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Posted by email@example.com, 10/19/04 at 6:31:40 AM.
When deciding to write one of these stories, the last thing I wanted
to do was to write a long story. I've read a lot of long stories, but
very little of long stories seem to stick around. I figured by choosing
a zebra, that would allow a quick chat, rather than a story, as not
much literature would be around from which to draw, say, on POEMS
syndrome. Sigh... Instead, I'll try to write something pithy about a
common entity. I'll try to keep this simple since we'd all prefer it
that way. Moreover I figure what we're all interested in is the
radiologic stuff, so that's what I'll mainly talk about.
Ankylosing spondylitis (AS) represents a chronic inflammatory
disease, primarily affecting the axial skeleton and secondarily
affecting the appendicular skeleton. It typically presents in men,
15-35 years old. Remember it as the least erosive and most ossifying
arthropathy. Joint ankylosis is the hallmark, as the name less than
subtlely suggests. Some details on different pieces of anatomy: SI
joints are radiographically invovled first, bilaterally and
symmetrically. Joint edges have a serrated "postage stamp" appearance
due to tiny erosions, which start on the iliac side, due to the thinner
cartilage, then progress to the sacral side. Here's a CT example that
gives you an idea of the fine nature of the erosions:
Erosions are much less than seen with other spondyloarthropathies. Further down the line you might see something like this:
The synovial portion of the SI joint, i.e. the anteroinferior
1/2 to 2/3 of the joint, ankyloses first, follwed by the ligamentous
portion. Ankylosis of the posterosuperior ligamentous portion is
considered to look like a "star." The first CT above gave you an idea
of the initial involvement of the anteroinferior SI joint portion,
while the next CT shows the more diffuse involvement at a later stage.
Obviously the end result is ankylosis, which we see starting here on CT:
and here on a plain radiograph:
Other findings you might see in the pelvis, if you're not
overwhelmed by those SI joints and a glimpse of the spine, are
ossification of ligamentous attachments in the iliac crests and ischial
tuberosities, classically giving a purported "whiskered" look. That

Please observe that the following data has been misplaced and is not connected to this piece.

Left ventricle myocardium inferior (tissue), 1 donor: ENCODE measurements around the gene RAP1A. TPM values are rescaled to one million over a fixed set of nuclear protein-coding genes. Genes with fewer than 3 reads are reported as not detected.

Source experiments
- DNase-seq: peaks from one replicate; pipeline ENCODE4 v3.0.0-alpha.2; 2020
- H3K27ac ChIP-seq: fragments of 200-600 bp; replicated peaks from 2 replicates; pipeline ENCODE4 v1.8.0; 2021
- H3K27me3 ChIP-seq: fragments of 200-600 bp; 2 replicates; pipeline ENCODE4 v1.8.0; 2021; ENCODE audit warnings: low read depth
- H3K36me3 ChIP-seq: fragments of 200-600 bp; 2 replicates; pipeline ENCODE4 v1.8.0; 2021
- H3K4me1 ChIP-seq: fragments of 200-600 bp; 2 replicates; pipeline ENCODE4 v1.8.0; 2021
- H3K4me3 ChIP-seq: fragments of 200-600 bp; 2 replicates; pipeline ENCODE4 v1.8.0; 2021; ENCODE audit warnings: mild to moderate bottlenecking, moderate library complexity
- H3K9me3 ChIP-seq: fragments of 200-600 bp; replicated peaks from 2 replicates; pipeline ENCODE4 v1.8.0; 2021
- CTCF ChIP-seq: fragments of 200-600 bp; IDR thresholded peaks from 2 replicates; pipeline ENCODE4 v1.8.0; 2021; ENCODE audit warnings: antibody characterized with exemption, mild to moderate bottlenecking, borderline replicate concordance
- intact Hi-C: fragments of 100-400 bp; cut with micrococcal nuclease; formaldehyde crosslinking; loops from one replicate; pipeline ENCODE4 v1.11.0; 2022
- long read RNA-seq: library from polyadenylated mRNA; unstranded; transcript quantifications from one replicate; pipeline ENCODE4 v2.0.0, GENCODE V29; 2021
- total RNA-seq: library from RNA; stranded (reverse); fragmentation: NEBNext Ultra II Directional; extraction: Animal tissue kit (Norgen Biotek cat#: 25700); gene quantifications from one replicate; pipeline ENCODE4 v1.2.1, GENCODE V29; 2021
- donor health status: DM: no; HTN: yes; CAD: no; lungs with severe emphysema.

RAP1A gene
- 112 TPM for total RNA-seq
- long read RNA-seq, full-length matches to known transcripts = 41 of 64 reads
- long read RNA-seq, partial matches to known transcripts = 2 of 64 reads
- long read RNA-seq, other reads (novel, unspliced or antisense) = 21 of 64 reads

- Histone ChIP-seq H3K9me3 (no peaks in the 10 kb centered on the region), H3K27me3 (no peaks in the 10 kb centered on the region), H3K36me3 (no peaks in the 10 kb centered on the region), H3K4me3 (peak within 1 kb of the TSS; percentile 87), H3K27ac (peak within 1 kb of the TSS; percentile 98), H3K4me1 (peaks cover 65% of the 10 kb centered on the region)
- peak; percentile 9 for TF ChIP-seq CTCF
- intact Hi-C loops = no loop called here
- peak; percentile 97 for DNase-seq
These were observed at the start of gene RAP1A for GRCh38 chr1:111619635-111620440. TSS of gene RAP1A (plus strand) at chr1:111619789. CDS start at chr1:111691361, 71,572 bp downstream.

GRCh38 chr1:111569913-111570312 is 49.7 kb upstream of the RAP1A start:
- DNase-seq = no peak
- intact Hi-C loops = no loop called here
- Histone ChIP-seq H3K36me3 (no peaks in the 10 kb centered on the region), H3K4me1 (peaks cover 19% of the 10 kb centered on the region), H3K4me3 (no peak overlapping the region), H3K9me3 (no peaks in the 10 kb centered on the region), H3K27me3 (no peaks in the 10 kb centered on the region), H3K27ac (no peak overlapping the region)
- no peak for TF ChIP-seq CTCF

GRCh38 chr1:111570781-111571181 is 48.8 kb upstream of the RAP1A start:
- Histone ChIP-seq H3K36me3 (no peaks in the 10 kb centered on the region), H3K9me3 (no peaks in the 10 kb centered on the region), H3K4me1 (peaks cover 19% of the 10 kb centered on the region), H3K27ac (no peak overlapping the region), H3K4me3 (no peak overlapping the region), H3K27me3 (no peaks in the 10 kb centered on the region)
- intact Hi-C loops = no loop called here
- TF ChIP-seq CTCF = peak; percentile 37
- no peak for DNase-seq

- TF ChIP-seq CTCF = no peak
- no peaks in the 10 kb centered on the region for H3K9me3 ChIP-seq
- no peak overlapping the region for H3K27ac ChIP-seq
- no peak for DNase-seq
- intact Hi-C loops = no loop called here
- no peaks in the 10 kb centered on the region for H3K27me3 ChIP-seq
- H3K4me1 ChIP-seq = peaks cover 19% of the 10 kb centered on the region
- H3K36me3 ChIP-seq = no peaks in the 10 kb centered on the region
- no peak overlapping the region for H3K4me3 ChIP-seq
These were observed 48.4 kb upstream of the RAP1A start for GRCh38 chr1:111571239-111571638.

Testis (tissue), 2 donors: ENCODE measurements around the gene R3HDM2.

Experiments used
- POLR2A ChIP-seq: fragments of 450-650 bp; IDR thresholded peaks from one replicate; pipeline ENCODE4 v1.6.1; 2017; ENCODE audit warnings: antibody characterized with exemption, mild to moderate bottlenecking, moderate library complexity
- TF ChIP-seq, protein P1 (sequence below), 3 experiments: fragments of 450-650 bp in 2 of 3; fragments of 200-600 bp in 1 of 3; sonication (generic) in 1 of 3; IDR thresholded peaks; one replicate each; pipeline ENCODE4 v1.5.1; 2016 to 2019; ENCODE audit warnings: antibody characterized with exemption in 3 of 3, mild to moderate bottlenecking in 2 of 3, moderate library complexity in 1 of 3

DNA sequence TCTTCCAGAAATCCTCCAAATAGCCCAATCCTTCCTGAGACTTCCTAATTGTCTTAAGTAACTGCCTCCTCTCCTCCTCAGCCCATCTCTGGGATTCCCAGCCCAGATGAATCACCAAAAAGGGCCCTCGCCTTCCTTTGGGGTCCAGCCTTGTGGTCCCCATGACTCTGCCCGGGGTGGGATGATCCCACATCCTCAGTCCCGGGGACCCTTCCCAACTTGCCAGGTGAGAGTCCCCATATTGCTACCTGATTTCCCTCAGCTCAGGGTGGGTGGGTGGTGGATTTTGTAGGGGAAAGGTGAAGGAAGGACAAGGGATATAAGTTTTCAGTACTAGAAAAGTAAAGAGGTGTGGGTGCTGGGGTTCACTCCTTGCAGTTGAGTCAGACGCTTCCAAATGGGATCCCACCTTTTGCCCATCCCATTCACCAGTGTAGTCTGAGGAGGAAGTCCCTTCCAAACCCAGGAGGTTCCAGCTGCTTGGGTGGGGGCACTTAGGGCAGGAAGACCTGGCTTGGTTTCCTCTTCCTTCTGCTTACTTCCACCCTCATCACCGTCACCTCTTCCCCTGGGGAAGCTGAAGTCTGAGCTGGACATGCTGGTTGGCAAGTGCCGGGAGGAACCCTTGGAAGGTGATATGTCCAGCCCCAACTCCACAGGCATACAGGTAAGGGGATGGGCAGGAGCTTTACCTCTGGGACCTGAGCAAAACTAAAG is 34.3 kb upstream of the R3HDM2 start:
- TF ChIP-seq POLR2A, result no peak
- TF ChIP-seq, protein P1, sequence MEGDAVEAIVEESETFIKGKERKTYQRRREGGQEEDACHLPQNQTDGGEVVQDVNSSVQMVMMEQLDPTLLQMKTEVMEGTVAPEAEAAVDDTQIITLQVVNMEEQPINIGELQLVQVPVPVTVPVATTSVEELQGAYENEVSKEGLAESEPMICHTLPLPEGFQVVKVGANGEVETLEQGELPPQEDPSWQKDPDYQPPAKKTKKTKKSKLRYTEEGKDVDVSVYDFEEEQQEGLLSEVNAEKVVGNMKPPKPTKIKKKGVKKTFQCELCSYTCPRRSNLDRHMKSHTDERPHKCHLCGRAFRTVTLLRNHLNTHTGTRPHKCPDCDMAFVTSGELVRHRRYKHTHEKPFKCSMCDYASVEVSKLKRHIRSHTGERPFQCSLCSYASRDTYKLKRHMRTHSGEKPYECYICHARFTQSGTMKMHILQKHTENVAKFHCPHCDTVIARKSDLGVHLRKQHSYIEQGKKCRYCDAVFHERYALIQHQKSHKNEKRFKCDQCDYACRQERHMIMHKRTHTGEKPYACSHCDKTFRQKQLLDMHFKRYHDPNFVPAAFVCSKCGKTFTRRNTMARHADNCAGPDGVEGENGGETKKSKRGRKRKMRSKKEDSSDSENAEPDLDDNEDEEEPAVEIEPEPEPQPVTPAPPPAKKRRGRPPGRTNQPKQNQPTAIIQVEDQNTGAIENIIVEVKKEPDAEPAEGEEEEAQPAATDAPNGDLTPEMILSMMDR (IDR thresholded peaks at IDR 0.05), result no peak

sounds cute doesn't it. Looks just kind of fuzzy to me. The symphysis
pubis can show tiny "serrated" erosions like the SI joints, before it
ankyloses. Purportedly, ~25% of ankylosing sponylitis eventually has
symphysis pubis involvement. Probably since SI joints are the first
radiographic evidence of AS and the pelvis is being imaged for that,
lumbosacral AS involvement is typically seen first, as we see on the
above pelvis radiograph, although apparently the thoracolumbar junction
can be the first site of invovlement in the spine for AS. Involvement
progresses cranially to involve the entire spine. At first, there is
slight erosion of the vertebral body corners with secondary sclerosis,
giving a classic squared vertebral body with "ivory" corners. We see
those pearly whites nicely here:
The ivory corners disappear, not unlike true elephant ivory has,
leaving simply square vertebral bodies. There is an explanation for
these ivory corners, even if I can't explain where all the elephants'
ivory went. The outer portion of the annulus fibrosus, i.e. Sharpey's
fibers, ossify first. Apparently this may not always be seen
radiographically, but decreased ROM will suggest this to an astute
radiologist. The ossification progresses deeper to involve the
longitudinal ligaments, resulting in the classic syndesmophyte seen
with AS, linking adjacent vertebral bodies. Here we see a nice AP and
lateral example of 'dem syndesmophytes:
Disc spaces tend to remain normal at first, with no loss of height,
but they may eventually calcify. Apophyseal joints in the spine can be
involved, if they choose to, with resultant erosions followed by
ankylosis. All spinal ligaments can eventually ossify giving the
classic "bamboo" spine. Now I just made my pet panda hungry.
Once you get a bamboo spine, a classic
sign is that of the "tram track," namely the syndesmophytes and
ossified ligaments between spinout processes look like "tram tracks."
We get a hint of that here in the pelvis, which we saw above, in case you're paying attention:
as well as here:
Although this last one seems more like a Monorail. For further
details on tram tracks, talk to MSK Fellow Durkee, as he does a
thorough job at explaining trams. One point to remember, as forgetting
it could give grave results, is that odontoid erosions can be seen with
AS. Atlantoaxial subluxation can be seen as well. So, don't jump to
conclusions and label someone with "arthritis" and such cervical
findings with RA, when in fact they may have AS. The bamboo spine,
though, would probably give away the diagnosis. Although the odontoid
is still present and accounted for, here's a nice example of an AS